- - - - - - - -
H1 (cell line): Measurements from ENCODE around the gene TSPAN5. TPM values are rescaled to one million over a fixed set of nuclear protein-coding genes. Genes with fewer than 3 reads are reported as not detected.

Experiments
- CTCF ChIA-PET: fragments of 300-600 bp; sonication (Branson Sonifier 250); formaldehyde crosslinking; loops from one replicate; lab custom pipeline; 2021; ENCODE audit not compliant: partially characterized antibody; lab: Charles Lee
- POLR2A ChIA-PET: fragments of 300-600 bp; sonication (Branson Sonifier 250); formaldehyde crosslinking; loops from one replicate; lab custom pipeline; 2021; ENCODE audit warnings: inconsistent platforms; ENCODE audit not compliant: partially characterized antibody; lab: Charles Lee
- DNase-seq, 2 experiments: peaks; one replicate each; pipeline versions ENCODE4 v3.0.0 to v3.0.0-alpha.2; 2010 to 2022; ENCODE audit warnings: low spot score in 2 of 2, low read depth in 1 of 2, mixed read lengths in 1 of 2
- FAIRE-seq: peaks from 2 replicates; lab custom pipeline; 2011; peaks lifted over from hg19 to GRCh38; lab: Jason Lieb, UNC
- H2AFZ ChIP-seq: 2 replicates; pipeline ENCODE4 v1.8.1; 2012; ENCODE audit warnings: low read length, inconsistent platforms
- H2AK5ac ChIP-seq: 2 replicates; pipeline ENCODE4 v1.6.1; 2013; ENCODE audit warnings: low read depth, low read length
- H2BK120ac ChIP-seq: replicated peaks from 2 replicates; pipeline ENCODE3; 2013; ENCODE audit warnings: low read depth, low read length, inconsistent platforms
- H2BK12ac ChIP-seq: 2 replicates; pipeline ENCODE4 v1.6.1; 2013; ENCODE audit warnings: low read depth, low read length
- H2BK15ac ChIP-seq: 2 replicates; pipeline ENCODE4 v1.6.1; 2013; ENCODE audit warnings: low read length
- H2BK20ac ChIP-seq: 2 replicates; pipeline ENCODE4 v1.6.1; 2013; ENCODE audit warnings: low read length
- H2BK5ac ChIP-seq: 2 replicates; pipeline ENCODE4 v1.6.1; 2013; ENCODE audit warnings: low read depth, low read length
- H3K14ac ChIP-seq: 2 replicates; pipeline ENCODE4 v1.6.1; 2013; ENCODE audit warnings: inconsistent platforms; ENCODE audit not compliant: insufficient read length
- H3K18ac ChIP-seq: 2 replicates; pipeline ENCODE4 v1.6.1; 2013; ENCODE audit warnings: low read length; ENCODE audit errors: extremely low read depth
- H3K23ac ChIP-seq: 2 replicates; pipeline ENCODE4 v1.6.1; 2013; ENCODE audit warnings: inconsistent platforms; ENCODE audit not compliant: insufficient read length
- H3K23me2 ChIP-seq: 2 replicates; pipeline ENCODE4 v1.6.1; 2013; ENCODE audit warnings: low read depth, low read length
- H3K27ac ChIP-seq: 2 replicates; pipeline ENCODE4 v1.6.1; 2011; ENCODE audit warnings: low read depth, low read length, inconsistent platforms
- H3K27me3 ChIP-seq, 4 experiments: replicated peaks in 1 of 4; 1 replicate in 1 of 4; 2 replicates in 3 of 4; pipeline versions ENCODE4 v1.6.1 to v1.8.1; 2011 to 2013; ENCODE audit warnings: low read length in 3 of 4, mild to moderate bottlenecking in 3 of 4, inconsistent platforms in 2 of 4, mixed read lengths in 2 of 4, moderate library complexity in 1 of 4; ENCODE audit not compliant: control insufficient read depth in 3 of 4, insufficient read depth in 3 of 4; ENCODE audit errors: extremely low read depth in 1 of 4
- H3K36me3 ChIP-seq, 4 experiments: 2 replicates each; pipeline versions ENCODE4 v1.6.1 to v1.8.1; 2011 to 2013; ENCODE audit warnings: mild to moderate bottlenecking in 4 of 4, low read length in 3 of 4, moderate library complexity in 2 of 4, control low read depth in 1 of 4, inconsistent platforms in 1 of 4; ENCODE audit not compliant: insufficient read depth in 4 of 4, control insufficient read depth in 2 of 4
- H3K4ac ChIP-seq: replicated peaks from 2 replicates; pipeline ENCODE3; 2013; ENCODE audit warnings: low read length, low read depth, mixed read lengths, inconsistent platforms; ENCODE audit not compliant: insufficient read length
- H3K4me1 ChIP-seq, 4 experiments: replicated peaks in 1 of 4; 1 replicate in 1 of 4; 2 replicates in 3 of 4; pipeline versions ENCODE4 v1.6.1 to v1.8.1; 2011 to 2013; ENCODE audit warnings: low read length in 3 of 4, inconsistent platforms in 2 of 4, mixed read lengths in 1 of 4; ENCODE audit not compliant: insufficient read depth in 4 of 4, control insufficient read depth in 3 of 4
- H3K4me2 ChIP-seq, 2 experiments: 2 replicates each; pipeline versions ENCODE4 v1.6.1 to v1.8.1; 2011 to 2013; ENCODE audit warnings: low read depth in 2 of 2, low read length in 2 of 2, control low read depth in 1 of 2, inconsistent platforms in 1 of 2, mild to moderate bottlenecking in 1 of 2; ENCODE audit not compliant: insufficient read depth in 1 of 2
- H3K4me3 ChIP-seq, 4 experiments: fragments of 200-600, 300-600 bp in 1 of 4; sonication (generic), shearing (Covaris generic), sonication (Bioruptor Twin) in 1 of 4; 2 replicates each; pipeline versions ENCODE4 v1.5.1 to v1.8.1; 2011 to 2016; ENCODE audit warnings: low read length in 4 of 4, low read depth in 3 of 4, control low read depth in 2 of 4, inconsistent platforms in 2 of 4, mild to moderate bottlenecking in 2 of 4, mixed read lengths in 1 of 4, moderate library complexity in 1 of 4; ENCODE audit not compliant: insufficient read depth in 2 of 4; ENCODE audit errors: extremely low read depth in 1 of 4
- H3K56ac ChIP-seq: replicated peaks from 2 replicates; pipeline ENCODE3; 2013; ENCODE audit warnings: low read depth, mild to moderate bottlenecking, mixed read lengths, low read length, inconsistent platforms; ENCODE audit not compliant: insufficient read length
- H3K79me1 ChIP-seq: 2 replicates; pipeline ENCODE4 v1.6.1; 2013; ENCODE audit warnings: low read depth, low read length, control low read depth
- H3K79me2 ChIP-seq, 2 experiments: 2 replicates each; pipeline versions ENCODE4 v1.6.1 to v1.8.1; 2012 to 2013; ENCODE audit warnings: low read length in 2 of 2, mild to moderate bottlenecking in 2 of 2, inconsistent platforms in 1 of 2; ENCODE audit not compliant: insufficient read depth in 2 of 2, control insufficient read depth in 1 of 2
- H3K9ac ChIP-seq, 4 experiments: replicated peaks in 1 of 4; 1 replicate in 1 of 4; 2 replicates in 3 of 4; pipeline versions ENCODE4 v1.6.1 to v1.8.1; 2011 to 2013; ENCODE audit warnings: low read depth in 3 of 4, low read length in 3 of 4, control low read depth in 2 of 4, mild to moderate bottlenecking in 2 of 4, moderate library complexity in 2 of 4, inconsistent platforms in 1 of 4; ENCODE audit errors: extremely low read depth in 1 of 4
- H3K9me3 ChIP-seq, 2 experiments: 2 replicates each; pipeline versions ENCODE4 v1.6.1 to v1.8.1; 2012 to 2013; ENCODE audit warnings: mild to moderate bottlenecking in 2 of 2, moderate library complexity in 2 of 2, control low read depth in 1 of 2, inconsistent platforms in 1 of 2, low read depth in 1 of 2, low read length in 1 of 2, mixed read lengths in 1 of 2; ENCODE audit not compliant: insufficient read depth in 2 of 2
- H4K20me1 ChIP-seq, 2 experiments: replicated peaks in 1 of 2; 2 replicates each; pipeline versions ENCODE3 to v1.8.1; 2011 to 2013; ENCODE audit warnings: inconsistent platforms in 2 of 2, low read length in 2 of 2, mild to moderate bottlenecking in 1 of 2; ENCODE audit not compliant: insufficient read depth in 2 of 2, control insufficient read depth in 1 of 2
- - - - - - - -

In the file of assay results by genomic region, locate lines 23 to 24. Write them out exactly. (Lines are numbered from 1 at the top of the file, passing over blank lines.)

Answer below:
- H3K4me2 ChIP-seq, 2 experiments: 2 replicates each; pipeline versions ENCODE4 v1.6.1 to v1.8.1; 2011 to 2013; ENCODE audit warnings: low read depth in 2 of 2, low read length in 2 of 2, control low read depth in 1 of 2, inconsistent platforms in 1 of 2, mild to moderate bottlenecking in 1 of 2; ENCODE audit not compliant: insufficient read depth in 1 of 2
- H3K4me3 ChIP-seq, 4 experiments: fragments of 200-600, 300-600 bp in 1 of 4; sonication (generic), shearing (Covaris generic), sonication (Bioruptor Twin) in 1 of 4; 2 replicates each; pipeline versions ENCODE4 v1.5.1 to v1.8.1; 2011 to 2016; ENCODE audit warnings: low read length in 4 of 4, low read depth in 3 of 4, control low read depth in 2 of 4, inconsistent platforms in 2 of 4, mild to moderate bottlenecking in 2 of 4, mixed read lengths in 1 of 4, moderate library complexity in 1 of 4; ENCODE audit not compliant: insufficient read depth in 2 of 4; ENCODE audit errors: extremely low read depth in 1 of 4